Six Ingredients for Sweetening your Flipped Classroom Recipe

Flipped Classroom

Six Ingredients for Sweetening your Flipped Classroom Recipe

By Scott Haselwood     Feb 4, 2015

Six Ingredients for Sweetening your Flipped Classroom Recipe

There are as many ways to flip your class as there are ways to build a pizza. You need some key ingredients, like a good lesson, some editing software or an iPad with some recording apps, and time. You also need some toppings: where to host your videos, which LMS will work best for you, and video length, for example. These two things will work in concert together, and as you learn what you like and don’t like, you modify. Here’s some of what’s worked for me.

The Key Ingredients

For recording and editing the video of your lesson: I love the Techsmith suite of products. In almost every video that I have created over the past three years, Camtasia was involved in the editing process. This program will record your screen as you work, record your voice as you talk, and has an intuitive video/audio editing interface. When I first started using Camtasia, it was just my voice and my writing--really simple stuff. As I became more comfortable with the software, I added my webcam and a green screen effect. There is a learning curve with Camtasia, but with patience and a helpful video like this one, you can do it!

A companion piece to Camtasia is Techsmith’s SnagIt program--almost like taking a screenshot or video, but with the ability to edit. With SnagIt, I use it to grab images from my screen to do my writing on or if there is a picture that I want to edit. You can also use SnagIt to do some recording, but the editing feature is not quite as robust as in Camtasia.

If you have a cool powerpoint lesson, SnagIt is perfect for getting a digital copy of those slides that is also editable. For those who prefer Google Docs, I typically create my lesson in a Google Doc, copy the screen image of that lesson with SnagIt, and then paste it into Sketchbook Express.

For recording your video on an iPad: There are a couple of apps that I really like and have used several times, especially if I needed a quick lesson and didn’t have time to sit and edit with Camtasia. I love the Teach app by Knowmia, who is now part of Techsmith. You can create the most dynamic lessons on your iPad-time limit of 15 minutes-and upload that recording to You can also buy the Teach Pro app and get some more bells and whistles, but the free version is adequate enough.

Explain Everything is the other app that I use when I need a quick lesson. This one is not free, but not expensive either, and gives you the opportunity to save your lesson to your camera roll and upload to whatever place you have decided to put your videos.

For getting the best audio: I use a USB microphone--nothing fancy, and less than $100. While many use the internal microphone on a MacBook, adding a USB microphone will result in amazing sound quality. Audio is the most important thing for your lesson, as the students need to hear you clearly and understand what you are communicating to them.

In a pinch, if you have a MacBook and an iPhone, Apple headphones have a pretty solid microphone in those, I have recorded many lessons with them. Be sure and record a short lesson and listen to what you sound like, as this gives you the opportunity to judge the quality of the microphone that you are using and allows you to hear any little phrases that you repeat without realizing it.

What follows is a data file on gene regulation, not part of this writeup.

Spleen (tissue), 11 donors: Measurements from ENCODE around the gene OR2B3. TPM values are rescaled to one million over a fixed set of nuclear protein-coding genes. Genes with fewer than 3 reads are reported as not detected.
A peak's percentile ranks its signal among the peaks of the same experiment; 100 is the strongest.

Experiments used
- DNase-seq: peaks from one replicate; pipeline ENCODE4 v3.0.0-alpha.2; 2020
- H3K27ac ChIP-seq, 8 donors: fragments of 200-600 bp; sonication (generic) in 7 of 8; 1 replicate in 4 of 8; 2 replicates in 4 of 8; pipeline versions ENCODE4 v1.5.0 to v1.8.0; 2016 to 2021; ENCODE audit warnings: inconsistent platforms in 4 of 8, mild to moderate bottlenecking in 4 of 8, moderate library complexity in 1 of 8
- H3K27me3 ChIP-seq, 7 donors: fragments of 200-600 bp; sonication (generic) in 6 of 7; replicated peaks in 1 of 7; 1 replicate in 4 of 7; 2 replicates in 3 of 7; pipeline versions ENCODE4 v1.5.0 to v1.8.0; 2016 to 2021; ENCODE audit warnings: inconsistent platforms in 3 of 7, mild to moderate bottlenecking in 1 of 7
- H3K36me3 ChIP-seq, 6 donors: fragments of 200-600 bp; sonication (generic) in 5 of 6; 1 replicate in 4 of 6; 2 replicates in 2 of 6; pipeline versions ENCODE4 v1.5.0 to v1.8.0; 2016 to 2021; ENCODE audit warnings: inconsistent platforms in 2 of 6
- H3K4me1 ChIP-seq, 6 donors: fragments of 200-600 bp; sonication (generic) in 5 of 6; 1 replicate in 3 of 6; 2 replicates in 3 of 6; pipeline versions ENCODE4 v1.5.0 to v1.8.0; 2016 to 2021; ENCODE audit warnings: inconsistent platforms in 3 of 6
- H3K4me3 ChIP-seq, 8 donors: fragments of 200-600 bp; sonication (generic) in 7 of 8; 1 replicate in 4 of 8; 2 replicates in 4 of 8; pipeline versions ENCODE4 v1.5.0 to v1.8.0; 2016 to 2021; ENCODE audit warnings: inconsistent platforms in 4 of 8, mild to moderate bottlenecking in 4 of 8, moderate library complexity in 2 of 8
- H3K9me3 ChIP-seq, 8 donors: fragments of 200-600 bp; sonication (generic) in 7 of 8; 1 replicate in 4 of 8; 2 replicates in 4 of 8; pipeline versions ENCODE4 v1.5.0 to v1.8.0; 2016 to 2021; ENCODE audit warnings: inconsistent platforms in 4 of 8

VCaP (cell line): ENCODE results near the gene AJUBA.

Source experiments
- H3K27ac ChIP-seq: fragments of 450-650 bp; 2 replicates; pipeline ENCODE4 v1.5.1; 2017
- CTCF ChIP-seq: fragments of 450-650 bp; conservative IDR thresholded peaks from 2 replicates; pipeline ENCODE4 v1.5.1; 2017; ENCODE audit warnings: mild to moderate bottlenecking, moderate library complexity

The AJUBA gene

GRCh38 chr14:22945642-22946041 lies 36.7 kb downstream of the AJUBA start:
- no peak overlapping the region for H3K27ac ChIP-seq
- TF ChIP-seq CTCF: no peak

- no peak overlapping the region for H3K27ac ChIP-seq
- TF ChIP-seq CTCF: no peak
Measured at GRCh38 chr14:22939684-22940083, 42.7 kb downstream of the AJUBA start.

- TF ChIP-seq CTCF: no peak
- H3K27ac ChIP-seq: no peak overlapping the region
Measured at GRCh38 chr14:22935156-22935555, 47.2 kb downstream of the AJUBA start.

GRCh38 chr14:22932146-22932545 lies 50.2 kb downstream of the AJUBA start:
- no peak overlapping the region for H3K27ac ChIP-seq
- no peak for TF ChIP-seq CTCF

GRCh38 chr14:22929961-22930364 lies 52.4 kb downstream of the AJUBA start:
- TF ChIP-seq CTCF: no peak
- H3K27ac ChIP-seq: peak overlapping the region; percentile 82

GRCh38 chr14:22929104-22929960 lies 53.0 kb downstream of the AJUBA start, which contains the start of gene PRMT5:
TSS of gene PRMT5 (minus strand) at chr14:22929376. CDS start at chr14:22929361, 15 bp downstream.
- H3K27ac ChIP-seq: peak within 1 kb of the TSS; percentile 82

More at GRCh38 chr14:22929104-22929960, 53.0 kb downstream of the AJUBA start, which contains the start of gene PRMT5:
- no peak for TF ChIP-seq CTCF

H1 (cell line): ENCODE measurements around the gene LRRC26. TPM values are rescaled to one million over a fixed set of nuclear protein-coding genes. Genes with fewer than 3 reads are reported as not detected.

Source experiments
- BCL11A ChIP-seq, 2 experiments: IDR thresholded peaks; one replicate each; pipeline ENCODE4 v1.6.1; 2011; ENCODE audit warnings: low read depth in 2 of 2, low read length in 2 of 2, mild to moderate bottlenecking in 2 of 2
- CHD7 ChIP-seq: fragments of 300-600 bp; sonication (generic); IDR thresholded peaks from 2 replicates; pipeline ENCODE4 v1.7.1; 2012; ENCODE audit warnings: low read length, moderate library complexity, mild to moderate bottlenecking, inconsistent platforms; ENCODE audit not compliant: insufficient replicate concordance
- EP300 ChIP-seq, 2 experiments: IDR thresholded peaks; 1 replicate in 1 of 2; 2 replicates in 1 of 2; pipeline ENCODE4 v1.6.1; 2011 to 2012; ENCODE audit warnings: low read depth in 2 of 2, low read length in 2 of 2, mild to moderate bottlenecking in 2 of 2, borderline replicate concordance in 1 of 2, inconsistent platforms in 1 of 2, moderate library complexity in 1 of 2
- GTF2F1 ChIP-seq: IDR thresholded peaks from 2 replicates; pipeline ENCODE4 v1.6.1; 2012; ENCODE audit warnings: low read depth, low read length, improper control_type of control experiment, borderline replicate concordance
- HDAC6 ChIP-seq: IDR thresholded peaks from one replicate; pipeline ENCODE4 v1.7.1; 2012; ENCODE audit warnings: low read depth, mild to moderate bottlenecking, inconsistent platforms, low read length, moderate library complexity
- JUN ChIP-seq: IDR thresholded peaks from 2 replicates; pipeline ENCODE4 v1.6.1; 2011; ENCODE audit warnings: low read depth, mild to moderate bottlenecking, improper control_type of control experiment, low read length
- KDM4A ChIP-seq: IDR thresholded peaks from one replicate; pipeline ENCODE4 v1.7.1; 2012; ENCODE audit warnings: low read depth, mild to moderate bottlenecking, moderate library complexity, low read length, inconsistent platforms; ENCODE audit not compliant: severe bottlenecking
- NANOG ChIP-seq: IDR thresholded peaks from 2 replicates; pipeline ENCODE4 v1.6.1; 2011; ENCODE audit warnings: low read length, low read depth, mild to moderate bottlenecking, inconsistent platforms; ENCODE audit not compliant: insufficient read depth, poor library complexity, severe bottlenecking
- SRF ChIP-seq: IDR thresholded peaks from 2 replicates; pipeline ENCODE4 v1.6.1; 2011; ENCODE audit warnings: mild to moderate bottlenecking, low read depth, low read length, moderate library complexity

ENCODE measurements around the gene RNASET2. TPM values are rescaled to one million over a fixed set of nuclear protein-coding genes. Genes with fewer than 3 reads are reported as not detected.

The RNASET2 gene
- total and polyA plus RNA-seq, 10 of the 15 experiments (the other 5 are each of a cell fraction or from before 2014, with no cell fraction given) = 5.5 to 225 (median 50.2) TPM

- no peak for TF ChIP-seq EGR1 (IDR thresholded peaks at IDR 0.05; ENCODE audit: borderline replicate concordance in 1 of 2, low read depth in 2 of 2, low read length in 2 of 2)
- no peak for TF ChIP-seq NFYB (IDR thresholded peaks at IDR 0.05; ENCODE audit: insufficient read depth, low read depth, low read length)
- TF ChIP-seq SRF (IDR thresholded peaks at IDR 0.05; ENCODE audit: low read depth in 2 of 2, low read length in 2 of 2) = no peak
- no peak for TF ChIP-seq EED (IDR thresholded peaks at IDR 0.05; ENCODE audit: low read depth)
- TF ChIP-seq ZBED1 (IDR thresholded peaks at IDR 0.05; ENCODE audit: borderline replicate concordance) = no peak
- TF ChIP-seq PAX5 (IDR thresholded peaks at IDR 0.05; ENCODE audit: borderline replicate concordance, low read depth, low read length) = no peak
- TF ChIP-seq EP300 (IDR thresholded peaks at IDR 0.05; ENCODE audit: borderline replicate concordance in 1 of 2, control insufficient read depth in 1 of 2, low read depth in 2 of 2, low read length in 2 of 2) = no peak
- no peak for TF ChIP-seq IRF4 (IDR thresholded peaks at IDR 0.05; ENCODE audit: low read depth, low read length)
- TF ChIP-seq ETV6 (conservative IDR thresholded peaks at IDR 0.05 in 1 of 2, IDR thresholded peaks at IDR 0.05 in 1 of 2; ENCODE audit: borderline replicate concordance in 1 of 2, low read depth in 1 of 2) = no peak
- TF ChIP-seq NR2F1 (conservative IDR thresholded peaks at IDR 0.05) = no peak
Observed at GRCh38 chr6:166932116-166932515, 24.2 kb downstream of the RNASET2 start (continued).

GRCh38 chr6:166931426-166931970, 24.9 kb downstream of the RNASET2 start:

The Toppings

For video hosting: I recommend two separate websites: Knowmia and YouTube. Knowmia is clean, easy to use and well-organized; you can upload any document that pertains to the video, add the book publisher information, add any url links that are appropriate. (In short, you can put your entire lesson together in one place.) YouTube, on the other hand, is where most students live when they are not at school, and as such, they know how to use it.

At my school, we chose to use both platforms, as YouTube was blocked on school grounds and we wanted our students to be able to view content at any time. Both websites ask you to tag videos with keywords so that anyone can find them later through searches. Using both of these websites together gives you, the teacher, so much more flexibility.

For student accountability and creating structure around the video: Build a lesson around the video using a site like Knowmia, or use Edmodo to support student engagement with the video. Edmodo gives you the opportunity to attach quizzes to the video; you could also post the video on Edmodo and have students post comments underneath it, hence creating a discussion board. I have made note taking packets and hidden code words in my videos--when the students find them, they get a perk. You can be creative and fun here; try something out and see what happens.

As you start on this journey, you will find software or apps that you prefer, websites you love, and kinds of different things that will morph your class. The ideas that I have given you here are what I have done, but there are tons of things out there that I did not mention by name. This article was written to give you some first steps, some things to try and ideas to think about. But now, it’s your turn. What tools do you like to use when you flip?

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